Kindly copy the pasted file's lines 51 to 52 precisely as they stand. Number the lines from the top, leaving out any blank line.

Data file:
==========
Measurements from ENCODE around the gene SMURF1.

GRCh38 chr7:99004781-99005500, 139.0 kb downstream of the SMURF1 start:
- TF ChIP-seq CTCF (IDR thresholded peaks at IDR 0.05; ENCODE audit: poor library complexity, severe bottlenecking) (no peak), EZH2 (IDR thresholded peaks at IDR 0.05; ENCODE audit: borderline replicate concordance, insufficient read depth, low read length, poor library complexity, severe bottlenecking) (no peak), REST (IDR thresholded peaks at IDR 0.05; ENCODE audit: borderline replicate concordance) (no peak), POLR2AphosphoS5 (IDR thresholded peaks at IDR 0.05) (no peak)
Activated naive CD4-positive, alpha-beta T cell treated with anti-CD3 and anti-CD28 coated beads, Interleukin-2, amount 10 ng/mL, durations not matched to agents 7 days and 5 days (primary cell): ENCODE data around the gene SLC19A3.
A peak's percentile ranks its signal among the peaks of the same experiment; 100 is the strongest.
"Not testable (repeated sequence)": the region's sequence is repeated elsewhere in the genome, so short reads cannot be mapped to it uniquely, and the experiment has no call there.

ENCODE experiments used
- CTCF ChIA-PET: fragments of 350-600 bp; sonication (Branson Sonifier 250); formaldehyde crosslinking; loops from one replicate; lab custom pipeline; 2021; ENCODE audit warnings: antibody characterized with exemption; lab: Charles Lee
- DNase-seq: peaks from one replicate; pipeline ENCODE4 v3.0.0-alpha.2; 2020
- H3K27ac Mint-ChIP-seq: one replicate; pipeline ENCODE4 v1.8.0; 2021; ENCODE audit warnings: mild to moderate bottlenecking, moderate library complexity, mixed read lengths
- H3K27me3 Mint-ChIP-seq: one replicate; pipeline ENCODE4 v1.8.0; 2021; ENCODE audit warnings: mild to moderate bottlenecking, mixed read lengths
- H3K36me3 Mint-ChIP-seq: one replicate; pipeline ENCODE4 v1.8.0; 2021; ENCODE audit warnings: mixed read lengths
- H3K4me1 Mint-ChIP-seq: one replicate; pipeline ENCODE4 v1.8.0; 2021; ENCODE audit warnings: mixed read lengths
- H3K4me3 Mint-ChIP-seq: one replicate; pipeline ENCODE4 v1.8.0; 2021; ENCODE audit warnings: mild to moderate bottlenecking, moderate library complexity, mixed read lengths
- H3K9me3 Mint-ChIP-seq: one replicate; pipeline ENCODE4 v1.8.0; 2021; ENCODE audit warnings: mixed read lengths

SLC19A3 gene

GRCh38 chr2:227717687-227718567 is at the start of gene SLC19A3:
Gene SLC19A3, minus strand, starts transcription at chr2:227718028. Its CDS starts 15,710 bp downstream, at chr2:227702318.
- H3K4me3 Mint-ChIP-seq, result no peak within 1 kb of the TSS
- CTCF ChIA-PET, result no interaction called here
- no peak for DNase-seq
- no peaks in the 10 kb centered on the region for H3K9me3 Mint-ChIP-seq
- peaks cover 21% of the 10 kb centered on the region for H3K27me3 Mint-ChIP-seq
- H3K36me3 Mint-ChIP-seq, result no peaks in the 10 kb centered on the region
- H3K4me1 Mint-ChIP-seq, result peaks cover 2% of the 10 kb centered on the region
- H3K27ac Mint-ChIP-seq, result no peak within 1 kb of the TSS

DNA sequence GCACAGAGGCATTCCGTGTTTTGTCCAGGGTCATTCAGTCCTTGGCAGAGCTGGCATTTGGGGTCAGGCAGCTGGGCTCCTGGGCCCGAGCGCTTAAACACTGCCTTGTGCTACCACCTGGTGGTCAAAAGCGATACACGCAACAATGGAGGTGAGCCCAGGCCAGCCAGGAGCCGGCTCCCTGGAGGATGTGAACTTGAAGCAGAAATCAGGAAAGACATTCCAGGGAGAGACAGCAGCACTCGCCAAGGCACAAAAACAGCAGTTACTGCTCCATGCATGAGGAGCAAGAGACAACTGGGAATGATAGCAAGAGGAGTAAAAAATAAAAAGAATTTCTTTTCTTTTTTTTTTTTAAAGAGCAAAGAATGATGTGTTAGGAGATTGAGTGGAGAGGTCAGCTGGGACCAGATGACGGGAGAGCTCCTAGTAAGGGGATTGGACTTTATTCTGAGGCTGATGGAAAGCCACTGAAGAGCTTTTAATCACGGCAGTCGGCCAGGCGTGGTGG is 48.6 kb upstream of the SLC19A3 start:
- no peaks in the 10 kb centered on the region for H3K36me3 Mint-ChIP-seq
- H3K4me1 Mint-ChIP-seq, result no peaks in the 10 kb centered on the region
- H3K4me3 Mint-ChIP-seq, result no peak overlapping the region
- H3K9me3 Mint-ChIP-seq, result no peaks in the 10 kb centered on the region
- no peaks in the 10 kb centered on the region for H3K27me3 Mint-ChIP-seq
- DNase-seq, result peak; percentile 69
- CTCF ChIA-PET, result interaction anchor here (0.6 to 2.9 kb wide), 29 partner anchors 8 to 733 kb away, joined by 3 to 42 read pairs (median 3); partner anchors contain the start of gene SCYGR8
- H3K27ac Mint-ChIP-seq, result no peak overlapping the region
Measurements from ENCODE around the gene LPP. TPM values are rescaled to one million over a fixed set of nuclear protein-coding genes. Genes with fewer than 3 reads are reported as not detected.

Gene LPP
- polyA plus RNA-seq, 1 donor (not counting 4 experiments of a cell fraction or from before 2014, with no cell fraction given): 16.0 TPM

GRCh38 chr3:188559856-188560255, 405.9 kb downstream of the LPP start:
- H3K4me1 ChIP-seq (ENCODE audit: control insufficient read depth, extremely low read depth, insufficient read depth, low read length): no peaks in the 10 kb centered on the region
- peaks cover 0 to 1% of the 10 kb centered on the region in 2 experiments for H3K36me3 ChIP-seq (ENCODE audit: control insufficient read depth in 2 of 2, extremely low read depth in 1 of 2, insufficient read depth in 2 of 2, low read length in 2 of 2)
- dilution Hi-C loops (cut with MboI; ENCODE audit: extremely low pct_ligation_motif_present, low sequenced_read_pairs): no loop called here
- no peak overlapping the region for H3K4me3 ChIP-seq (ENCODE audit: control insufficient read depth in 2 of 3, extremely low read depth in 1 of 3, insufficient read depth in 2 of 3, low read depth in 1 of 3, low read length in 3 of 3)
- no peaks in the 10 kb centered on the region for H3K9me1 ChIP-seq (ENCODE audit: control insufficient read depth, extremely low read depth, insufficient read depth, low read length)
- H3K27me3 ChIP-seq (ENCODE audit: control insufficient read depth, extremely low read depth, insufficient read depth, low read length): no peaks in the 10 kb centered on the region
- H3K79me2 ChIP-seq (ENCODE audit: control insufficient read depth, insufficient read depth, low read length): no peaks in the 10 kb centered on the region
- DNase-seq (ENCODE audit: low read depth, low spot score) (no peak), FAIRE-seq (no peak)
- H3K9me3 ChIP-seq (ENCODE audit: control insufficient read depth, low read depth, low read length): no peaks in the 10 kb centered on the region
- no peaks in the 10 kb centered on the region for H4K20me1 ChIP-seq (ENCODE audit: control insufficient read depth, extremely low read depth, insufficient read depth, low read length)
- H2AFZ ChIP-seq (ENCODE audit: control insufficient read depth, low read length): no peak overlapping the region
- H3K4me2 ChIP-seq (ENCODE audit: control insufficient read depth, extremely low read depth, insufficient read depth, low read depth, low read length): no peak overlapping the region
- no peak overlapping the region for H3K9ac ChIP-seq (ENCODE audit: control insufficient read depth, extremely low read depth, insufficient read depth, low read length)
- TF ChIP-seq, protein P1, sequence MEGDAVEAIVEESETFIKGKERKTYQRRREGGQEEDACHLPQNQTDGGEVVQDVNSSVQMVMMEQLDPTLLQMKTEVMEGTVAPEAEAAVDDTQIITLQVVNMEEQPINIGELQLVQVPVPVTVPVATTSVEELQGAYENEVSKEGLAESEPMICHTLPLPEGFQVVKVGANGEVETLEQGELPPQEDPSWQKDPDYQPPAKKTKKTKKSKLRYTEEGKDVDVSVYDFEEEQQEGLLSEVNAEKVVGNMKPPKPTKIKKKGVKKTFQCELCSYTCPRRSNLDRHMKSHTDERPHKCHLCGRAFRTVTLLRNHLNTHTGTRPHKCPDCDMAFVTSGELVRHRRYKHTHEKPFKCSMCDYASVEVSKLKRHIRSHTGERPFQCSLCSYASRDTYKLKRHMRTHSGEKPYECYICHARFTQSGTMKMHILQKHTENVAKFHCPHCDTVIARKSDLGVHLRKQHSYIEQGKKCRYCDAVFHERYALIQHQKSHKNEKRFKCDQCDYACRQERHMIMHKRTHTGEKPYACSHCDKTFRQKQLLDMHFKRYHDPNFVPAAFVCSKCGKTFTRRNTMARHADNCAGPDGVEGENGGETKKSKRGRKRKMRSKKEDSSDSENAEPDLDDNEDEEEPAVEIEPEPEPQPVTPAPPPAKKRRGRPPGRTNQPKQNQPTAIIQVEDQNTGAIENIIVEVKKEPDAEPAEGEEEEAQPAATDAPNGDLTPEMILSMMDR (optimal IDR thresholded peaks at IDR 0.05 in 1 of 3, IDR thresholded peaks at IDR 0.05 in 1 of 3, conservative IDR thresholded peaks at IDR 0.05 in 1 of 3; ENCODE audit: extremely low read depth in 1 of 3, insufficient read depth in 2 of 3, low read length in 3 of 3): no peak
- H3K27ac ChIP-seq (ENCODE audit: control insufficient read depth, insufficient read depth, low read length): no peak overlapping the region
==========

- H3K4me2 ChIP-seq (ENCODE audit: control insufficient read depth, extremely low read depth, insufficient read depth, low read depth, low read length): no peak overlapping the region
- no peak overlapping the region for H3K9ac ChIP-seq (ENCODE audit: control insufficient read depth, extremely low read depth, insufficient read depth, low read length)